Food Poisoning: What to Do When Eating Out Makes You Sick

If the news coming out of the nation’s capital about government shutdowns and border walls is making you feel queasy, perhaps it’s more than just the news that is affecting you. The recent 35-day shutdown of the federal government halted or impaired food safety inspections by federal agencies, including the Food and Drug Administration and the Department of Agriculture. The FDA did not announce the resumption of what it described as high-risk inspections of such foods as seafood, soft cheeses, and fruits and vegetables until 25 days into the shutdown, raising the possibility that the food products delivered to your favorite restaurant might not be safe to eat.

What is food poisoning?

According to the Centers for Disease Control and Prevention, 48 million people fall victim to food poisoning in the United States each year. The term “food poisoning” actually refers to any of the more than 250 foodborne illnesses caused by a number of different parasites, bacteria and viruses. Food poisoning may also be caused by chemical contamination of foods and food products.

The effects of food poisoning depend upon the germ causing the illness. Common food poisoning symptoms you might experience after eating contaminated food include:

  • Upset or cramping stomach
  • Diarrhea
  • Nausea and vomiting
  • Fever
  • Weakness

The risk of eating contaminated food and developing food poisoning should not be taken lightly. Although some individuals might only suffer from mild symptoms, the FDA estimates that 128,000 people require hospitalization and another 3,000 victims of food poisoning die each year. If you were sickened by restaurant food contaminated by botulism, salmonella, listeria, E. coli, norovirus, or other germs or contaminants, you could have a claim against the restaurant and other parties, including the supplier of the product, for damages.

Steps restaurants should take to reduce risk of serving contaminated food

Restaurants and other establishments serving prepared food to the public must adhere to minimum standards set by state or local government agencies. For instance, the Oregon Department of Agriculture recommends that restaurants meet the following minimum standards for handling food products:

  • Keep cutting boards and preparation surfaces clean.
  • Anyone handling food products should wash their hands before doing so.
  • Fruits and vegetables should be thoroughly washed before used.
  • Avoid cross contamination of raw meats and other products, such as cooked foods, raw or cooked vegetables and fruits, and other foods by using separate knives, plates and preparation surfaces.
  • Raw meats should be stored separately and away from fresh fruits and vegetables.
  • Uncooked fish, shellfish, poultry and meat should be kept refrigerated at recommended temperatures to avoid contamination and should not be left out on countertops or other preparation surfaces.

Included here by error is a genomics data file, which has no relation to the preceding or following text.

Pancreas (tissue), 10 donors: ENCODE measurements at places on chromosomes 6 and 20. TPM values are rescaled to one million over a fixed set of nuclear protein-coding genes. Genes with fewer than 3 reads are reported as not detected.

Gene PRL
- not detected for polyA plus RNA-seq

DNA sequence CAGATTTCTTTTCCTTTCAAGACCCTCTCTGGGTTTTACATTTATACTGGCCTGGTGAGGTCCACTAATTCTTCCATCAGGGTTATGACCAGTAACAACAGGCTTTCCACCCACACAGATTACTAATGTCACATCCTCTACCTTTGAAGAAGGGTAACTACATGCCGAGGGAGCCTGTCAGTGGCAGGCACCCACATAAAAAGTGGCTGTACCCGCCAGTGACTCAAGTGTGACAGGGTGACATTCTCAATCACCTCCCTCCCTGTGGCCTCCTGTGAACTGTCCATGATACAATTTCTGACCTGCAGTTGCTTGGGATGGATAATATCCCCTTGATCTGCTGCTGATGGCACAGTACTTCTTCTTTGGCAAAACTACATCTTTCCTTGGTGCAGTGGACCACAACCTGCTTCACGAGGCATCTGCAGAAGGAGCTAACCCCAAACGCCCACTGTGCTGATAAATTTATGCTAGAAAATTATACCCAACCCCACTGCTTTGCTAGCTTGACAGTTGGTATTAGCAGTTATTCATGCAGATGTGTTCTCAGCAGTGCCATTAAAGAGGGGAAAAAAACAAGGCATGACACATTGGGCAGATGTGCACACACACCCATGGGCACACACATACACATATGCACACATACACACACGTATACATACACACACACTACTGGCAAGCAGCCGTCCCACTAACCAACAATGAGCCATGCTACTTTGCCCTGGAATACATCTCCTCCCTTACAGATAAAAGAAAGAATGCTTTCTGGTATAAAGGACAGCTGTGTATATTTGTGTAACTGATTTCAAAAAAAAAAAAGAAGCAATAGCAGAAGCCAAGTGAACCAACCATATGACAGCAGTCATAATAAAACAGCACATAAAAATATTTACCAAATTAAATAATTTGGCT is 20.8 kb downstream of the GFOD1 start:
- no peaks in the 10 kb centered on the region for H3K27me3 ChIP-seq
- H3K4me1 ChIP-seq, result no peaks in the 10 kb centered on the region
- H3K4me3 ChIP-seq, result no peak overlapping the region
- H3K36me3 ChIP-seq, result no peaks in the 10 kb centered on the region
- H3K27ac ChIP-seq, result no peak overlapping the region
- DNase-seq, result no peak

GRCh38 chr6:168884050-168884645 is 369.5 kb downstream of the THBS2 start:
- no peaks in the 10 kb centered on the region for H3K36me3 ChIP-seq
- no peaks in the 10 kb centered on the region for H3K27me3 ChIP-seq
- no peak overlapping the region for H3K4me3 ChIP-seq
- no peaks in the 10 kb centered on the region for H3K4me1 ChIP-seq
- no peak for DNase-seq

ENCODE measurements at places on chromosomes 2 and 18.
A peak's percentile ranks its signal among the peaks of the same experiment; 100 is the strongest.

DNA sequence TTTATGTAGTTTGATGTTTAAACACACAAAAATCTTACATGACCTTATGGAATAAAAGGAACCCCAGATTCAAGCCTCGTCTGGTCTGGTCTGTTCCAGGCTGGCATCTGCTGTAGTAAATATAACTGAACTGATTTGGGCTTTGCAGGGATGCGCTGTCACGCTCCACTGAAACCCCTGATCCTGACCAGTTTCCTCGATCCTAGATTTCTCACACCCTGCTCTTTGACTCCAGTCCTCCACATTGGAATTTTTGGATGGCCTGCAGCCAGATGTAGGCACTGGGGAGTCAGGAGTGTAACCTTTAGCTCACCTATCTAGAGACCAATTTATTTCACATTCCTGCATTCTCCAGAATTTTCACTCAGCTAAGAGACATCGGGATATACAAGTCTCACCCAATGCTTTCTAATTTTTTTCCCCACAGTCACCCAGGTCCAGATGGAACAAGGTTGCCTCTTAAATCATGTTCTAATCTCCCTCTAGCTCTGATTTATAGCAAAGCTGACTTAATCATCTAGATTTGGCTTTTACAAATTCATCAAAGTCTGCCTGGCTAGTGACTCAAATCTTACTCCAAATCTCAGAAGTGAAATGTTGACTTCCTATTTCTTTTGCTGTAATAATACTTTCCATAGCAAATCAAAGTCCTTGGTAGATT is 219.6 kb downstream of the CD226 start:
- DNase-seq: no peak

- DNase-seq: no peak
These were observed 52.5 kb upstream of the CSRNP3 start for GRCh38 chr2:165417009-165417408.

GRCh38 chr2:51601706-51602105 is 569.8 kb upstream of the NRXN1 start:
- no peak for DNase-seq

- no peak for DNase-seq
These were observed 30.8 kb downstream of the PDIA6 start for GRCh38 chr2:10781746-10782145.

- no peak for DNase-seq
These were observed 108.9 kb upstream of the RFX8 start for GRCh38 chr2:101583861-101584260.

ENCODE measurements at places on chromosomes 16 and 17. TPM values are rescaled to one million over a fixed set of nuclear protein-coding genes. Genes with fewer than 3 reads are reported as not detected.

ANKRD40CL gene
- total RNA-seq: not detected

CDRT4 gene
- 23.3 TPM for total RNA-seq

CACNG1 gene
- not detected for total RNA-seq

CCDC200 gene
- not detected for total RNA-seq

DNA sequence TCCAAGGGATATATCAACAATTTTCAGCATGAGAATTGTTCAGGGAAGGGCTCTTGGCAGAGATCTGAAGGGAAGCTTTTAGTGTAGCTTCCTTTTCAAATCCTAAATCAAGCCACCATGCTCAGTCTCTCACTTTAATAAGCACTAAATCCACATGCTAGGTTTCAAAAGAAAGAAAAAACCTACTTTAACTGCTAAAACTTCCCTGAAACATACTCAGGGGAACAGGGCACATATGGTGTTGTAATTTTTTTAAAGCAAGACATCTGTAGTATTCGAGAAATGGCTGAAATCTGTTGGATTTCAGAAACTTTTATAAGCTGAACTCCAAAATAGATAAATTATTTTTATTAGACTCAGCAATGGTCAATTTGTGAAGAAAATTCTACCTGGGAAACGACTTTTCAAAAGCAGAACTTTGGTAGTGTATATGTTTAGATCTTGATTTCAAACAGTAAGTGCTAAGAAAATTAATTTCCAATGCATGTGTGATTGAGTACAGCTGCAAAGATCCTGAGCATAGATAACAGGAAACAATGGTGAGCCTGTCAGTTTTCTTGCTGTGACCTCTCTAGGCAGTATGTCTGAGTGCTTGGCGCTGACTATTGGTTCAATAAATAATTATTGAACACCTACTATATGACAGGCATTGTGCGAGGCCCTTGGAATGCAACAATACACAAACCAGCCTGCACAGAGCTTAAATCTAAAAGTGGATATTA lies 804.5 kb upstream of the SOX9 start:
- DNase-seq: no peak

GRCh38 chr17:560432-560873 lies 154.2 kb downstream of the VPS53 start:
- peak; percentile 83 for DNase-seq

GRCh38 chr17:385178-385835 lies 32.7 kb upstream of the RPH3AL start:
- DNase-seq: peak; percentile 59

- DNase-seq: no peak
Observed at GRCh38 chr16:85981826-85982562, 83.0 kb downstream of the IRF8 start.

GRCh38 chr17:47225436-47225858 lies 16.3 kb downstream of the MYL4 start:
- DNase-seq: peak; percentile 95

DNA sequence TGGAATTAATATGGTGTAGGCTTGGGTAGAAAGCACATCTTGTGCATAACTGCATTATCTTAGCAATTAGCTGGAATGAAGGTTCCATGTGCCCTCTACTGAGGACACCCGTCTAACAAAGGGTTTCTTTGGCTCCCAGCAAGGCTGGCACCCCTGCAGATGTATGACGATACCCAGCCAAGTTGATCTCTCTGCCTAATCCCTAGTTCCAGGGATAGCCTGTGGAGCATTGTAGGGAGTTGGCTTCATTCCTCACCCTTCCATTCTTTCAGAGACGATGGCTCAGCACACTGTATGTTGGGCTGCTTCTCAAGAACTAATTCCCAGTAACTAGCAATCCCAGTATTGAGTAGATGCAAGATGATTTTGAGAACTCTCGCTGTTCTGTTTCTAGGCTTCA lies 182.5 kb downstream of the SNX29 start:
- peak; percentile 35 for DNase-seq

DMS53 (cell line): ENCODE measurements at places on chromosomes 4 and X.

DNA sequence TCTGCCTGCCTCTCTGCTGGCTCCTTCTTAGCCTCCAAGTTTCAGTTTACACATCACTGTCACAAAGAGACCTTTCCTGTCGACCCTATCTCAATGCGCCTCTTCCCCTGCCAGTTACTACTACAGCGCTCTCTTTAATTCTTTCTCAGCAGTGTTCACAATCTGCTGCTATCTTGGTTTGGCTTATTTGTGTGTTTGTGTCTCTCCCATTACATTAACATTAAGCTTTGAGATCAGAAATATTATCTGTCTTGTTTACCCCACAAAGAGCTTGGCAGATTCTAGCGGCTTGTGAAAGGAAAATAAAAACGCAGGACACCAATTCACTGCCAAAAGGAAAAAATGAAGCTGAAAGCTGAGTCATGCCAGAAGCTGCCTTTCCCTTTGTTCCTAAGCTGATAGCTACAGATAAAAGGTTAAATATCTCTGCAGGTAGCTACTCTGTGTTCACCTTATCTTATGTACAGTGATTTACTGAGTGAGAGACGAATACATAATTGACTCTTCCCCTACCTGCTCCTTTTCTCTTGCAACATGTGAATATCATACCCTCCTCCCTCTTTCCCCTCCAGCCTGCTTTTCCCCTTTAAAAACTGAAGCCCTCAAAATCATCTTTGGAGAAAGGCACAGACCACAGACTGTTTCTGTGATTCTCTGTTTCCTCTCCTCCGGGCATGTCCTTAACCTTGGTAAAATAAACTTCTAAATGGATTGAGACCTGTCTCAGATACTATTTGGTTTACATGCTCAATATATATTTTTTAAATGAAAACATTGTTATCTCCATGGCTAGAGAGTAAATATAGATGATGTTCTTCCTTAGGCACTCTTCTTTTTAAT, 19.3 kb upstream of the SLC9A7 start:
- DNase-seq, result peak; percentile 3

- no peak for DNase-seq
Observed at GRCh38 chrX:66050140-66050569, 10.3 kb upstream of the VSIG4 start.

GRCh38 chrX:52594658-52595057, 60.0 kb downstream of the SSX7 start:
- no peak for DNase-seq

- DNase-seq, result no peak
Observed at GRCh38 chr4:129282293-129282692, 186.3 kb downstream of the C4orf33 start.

Even though a restaurant follows recommended practices designed to avoid food contamination, it can be difficult for a restaurant or food wholesaler to avoid purchasing contaminated foods. If a manufacturer or producer of a food item is identified as being the source of a contaminated product by federal inspectors, it could take almost two months for its product to be recalled from stores and restaurants, according to a report from the U.S. Department of Health and Human Services.

Compensation rights of victims of food poisoning

If you were the victim of food poisoning, you might have a right to sue the restaurant that served the contaminated food. Personal injury attorneys know that food poisoning claims require thorough investigation to gather evidence proving the following:

  • You were diagnosed with food poisoning.
  • The source of the food poisoning was contaminated food.
  • The contaminated food came from a restaurant at which you ate or purchased the food for at-home consumption.
  • You were injured or sickened as a result of eating the contaminated food.

The investigation into your claim could produce evidence proving other parties in addition to the restaurant to be at fault in causing you to become ill. For example, if the source of the food poisoning is determined to be shellfish served at a restaurant, the contamination could be traced back to the source of the shellfish. The result could be multiple parties sued to be held responsible for causing your illness from food poisoning and forced to pay compensation.

Speak with an Oregon personal injury lawyer

Food poisoning is a potentially life-threatening illness. Properly identifying the source of contaminated food to make a claim for damages on behalf of victims requires assistance from a personal injury attorney experienced in handling food poisoning claims.

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